She said that only about 77 per cent of mothers’ breastfeed their babies till one year and that only 15 per cent reach the two-year benchmark.

“This is low so we are encouraging all our mothers to ensure that they endure to practice breastfeeding for first 1,000 days of life which starts right from when the child is delivered to 24 months of life.’’

The medical officer said that Lagos State had policies in place to support breastfeeding, calling on the private sector and other partners to provide crèches and breastfeeding rooms if they cannot extend duration of maternity leaves.

Other panelists, who featured in the different sessions stressed the need for support by husbands, family members, religious organisations, communities and other stakeholders to encourage breastfeeding.

They took turns to shed light on their efforts to boost early initiation and sustained breastfeeding figures within the first 1,000 days of baby’s life through six months exclusive period till two years before weaning.

They listed how to achieve collaboration towards providing adequate nutrition to infants through breastfeeding during the first 1,000 days, necessary for children to grow and develop to their full potential.

They also high-lighted measures to surmount tradition and cultures which had continued to play a huge role negatively in the practice of exclusive breastfeeding.

The panelists stressed the need for early initiation to ensure that more infants were breastfed within one hour of delivery, instead of being given other fluids.

Community influencers from various Local Government Areas, who were in the panels at the forum took turns to highlight key roles needed to ensure that mothers breastfeed exclusively.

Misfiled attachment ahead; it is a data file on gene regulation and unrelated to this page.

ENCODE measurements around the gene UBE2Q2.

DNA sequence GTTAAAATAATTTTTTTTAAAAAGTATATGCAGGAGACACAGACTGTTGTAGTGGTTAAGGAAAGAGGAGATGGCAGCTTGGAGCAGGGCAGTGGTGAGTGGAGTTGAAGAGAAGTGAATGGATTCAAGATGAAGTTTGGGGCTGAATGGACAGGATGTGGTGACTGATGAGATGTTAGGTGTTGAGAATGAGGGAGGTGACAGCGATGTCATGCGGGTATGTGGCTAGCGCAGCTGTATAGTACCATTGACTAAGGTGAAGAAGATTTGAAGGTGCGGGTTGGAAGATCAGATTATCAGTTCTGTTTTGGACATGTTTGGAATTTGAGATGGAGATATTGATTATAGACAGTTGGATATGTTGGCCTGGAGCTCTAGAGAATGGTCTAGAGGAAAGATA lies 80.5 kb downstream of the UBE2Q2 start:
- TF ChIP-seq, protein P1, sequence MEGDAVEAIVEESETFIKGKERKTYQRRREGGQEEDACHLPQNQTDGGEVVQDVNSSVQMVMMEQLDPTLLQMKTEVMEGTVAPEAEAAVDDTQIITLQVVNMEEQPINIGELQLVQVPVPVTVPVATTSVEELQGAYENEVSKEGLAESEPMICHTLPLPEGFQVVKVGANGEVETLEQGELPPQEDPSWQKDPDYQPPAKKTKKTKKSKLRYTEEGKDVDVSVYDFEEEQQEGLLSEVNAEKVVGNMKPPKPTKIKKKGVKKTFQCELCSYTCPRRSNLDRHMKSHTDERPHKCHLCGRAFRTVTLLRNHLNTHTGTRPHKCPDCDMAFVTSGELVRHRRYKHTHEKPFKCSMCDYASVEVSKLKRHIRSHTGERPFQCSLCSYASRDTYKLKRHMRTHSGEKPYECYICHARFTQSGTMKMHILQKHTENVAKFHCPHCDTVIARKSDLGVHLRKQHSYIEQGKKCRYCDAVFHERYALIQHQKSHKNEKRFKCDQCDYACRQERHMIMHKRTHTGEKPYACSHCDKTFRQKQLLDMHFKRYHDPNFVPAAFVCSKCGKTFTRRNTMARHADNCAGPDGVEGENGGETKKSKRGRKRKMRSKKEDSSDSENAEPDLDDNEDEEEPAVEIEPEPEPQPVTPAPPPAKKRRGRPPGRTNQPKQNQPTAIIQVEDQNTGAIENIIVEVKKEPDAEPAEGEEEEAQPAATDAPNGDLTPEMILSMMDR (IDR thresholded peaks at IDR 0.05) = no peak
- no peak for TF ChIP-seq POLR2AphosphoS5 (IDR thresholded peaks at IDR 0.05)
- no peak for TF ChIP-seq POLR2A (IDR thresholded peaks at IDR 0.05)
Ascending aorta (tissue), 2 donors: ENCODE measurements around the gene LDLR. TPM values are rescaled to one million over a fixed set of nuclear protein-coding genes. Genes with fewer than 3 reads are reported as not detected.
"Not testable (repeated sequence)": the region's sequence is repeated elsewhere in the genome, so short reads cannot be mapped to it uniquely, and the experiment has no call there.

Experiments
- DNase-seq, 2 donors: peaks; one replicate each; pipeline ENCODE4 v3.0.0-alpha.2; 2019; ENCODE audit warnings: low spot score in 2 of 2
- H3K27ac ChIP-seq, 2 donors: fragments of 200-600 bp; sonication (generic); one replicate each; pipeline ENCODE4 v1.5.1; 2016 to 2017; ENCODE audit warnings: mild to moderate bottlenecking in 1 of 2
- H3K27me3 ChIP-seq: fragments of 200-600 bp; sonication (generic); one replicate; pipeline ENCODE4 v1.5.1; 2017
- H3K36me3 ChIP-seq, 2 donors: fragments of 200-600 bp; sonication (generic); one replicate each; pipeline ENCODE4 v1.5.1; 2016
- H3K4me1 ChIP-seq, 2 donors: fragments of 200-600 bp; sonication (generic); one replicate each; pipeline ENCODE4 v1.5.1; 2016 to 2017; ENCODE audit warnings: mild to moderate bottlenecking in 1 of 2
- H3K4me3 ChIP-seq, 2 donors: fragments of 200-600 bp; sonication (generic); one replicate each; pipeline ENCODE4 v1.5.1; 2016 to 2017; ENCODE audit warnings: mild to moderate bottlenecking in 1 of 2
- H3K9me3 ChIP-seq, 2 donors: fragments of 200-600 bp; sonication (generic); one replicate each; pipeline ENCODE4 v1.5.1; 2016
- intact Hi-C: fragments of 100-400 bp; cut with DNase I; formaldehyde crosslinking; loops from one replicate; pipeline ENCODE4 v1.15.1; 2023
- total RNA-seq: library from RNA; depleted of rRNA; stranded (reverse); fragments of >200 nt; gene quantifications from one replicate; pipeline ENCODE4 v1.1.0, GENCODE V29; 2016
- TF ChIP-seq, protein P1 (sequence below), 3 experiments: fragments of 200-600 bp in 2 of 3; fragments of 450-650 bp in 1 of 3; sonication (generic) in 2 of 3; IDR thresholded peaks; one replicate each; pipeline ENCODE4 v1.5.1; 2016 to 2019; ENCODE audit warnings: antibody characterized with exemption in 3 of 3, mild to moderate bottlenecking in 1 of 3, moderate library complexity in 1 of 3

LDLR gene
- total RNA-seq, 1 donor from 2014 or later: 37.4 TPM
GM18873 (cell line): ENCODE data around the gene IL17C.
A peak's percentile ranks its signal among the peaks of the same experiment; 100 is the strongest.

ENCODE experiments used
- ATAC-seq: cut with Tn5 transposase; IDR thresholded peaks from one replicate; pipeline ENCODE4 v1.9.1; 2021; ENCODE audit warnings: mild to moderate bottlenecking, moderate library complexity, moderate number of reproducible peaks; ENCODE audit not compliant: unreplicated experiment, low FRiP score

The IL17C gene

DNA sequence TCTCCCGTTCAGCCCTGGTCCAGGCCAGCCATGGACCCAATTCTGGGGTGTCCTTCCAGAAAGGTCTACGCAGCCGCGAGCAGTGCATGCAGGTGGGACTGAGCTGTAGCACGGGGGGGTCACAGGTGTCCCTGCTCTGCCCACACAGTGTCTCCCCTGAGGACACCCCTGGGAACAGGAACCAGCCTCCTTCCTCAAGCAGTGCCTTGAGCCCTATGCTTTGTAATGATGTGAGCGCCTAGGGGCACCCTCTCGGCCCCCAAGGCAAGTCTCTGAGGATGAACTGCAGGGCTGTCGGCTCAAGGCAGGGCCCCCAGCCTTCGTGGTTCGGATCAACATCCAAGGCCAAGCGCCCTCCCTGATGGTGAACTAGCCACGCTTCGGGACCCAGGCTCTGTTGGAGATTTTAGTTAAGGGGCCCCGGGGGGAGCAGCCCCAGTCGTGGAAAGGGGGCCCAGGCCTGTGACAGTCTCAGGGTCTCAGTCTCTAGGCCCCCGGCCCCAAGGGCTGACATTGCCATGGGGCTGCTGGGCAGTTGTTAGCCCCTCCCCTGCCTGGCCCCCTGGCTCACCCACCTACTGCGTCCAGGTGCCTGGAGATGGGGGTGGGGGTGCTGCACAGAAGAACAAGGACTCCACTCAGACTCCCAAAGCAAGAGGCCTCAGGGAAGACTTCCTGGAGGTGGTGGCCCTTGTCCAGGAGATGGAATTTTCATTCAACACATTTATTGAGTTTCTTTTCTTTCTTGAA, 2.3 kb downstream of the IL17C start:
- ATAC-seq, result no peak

A lactating mother, Mrs Seu Sunmola, from Ikeja, narrated how ignorance made her loose the chance to ensure excellent cognitive and total health for her first three kids by not adhering to exclusive breastfeeding rules.

She called on mothers to prepare for breastfeeding right from the period of pregnancy in order not to miss out on the rewarding opportunities each stage of breastfeeding offered the family and the world at large.

She said that breastfeeding was good for bonding and cognitive reasoning to be able to stand the pressure of outside life.

“Breastfeeding should not stop when the child starts walking but until the child is two years old,” she said.

Among the panelists were Dr Adetoke Adekitan, Nutrition Programme Officer, Lagos State Primary Health Care Board and Dr Modupe Akinyinka, Lagos State Chapter Coordinator of the Civil Society Scaling-Up Nutrition group.

Others include Prof. Adebunkola Adefule-Ositelu, Chairman, Lagos State Traditional Medicine Board, Princess Chidi Uche, Breastfeeding Guardian, Lagos Mainland, Mr Rasheed Awofeso, Community Leader, Kosofe Local Government Area, among others.

Alive and Thrive is a global nutrition initiative to save lives, prevent illness and ensure healthy growth and development through improved maternal nutrition, breastfeeding and complementary feeding practices.